SANTA ANA, California (Reuters) - Jurors began deliberating on Thursday in the trial of two former California policemen charged in the 2011 beating death of a mentally ill homeless man, an incident that touched off protests and political upheaval in the Los Angeles suburb of Fullerton.
Orange County Superior Court Judge William Froeberg turned the case over to the jury after instructing them on the law in the month-long, high-profile trial of former Fullerton police officers Manuel Ramos and Jay Cicinelli.
Ramos, 39, is charged second-degree murder and involuntary manslaughter in the case, while Cicinelli, 41, is charged with involuntary manslaughter and use of excessive force.
Prosecutors say the officers approached Kelly Thomas near a bus depot on the night of July 5, 2011 to question him about reports of vandalized cars, then turned the routine police encounter into a savage beating that killed the unarmed transient.
A surveillance camera at the bus station captured the confrontation. The video sparked angry protests in Fullerton, some 30 miles southeast of Los Angeles, and resulted in the ouster of three city councilmen in a recall election.
Defense attorneys argued that Thomas, 37, was dangerous and resisted arrest and that the officers responded according to their training.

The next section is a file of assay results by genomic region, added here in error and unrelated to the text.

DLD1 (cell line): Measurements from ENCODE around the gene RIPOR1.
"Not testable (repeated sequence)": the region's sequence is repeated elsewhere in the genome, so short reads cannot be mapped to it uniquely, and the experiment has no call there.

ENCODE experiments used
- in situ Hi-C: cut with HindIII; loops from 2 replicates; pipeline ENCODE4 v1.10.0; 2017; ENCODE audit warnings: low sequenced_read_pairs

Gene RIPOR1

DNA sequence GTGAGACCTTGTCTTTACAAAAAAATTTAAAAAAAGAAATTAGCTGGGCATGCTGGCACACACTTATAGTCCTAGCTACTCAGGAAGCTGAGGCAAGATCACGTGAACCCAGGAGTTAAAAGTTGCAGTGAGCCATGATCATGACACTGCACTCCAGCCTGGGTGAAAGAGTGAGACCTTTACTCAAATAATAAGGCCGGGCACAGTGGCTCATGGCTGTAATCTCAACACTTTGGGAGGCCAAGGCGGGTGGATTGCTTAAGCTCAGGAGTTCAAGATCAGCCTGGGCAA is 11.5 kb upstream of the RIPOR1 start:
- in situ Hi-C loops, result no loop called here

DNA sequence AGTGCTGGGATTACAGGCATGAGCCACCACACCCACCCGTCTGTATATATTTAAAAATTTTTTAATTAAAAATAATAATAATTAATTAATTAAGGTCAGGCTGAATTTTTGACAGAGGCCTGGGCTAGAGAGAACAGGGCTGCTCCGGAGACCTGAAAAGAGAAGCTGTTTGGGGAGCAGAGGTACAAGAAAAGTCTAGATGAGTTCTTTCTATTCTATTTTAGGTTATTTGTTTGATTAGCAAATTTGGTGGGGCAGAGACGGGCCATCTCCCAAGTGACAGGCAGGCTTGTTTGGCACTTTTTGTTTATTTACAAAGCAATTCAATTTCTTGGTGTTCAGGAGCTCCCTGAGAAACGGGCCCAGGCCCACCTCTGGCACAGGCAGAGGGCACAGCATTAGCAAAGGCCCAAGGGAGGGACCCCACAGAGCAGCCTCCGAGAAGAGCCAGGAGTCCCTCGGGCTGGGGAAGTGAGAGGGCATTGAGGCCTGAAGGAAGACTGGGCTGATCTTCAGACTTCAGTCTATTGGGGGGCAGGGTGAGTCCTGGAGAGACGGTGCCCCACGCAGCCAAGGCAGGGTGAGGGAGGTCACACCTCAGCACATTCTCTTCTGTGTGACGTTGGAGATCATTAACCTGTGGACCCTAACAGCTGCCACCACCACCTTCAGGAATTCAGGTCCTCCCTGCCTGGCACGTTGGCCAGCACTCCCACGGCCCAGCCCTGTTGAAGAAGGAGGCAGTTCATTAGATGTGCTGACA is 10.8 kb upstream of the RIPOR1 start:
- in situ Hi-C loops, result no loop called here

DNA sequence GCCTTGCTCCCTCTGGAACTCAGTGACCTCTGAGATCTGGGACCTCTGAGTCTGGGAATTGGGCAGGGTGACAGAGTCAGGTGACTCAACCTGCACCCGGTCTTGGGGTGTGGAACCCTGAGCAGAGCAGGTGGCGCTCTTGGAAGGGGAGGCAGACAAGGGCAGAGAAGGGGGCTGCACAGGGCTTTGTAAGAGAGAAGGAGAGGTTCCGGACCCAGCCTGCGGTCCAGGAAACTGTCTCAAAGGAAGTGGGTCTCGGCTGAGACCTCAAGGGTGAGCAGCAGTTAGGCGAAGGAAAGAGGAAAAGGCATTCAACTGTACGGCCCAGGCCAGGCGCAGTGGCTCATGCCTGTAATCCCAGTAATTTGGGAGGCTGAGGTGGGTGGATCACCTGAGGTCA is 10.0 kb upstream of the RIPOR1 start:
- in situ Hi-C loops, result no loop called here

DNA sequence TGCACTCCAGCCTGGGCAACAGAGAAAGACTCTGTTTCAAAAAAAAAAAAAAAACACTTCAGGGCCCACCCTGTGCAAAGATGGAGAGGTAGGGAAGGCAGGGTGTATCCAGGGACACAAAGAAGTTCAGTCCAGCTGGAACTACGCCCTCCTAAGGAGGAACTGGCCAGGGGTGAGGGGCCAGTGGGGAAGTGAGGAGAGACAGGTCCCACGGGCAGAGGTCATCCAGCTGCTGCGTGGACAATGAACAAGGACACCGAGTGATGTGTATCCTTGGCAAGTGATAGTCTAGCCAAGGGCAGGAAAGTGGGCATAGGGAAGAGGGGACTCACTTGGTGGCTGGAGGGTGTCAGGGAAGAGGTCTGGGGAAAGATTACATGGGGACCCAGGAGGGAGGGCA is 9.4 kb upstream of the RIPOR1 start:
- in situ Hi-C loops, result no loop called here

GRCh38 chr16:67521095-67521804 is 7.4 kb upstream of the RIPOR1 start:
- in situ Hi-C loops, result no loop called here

During his final summation in the case earlier on Thursday, Orange County District Attorney Tony Rackauckas urged the jury to convict both men, saying “Good officers don’t act in the manner depicted in this case.”
He also referred again to a moment captured on video when Ramos is seen strapping gloves on his hands, balling them into fists in Thomas’s face and telling the transient, whom he knew from previous encounters: “You see these fists? They are getting ready to fuck you up.”
An attorney for Ramos, John Barnett, dismissed that remark as sarcasm during his closing statement, telling jurors it wasn’t meant to be taken literally.
If convicted, Ramos could be sentenced to a maximum of 15 years in prison. Cicinelli faces up to four years behind bars if he is found guilty.
Former Fullerton police officer Thomas Wolfe was indicted on charges of involuntary manslaughter and use of excessive force in the case last September and is awaiting trial. Three other officers involved in the confrontation with Thomas have not been charged.
In 2012, Fullerton’s acting chief of police posthumously exonerated Thomas of any wrongdoing in connection with the confrontation, saying he was cleared of any suspicion that he provoked the violent struggle that led to his death.
The city has also agreed to pay $1 million to Thomas’s mother in a negotiated settlement of any claims she might have brought in her son’s death. Thomas’s father filed a separate lawsuit on the one-year anniversary of the beating.
Writing and additional reporting by Dan Whitcomb; Editing by Cynthia Johnston, Bernadette Baum and David Gregorio